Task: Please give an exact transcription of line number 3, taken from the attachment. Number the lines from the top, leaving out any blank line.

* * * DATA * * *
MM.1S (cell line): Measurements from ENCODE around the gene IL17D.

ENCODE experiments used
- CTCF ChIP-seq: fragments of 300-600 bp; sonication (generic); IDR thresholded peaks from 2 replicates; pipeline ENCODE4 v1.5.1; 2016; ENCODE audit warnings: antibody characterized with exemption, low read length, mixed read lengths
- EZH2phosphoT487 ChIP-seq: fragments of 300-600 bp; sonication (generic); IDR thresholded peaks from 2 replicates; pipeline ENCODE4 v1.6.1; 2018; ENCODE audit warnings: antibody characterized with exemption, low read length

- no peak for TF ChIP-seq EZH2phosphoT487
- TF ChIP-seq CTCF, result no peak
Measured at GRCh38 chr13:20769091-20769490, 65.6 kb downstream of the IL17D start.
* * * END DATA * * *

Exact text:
- CTCF ChIP-seq: fragments of 300-600 bp; sonication (generic); IDR thresholded peaks from 2 replicates; pipeline ENCODE4 v1.5.1; 2016; ENCODE audit warnings: antibody characterized with exemption, low read length, mixed read lengths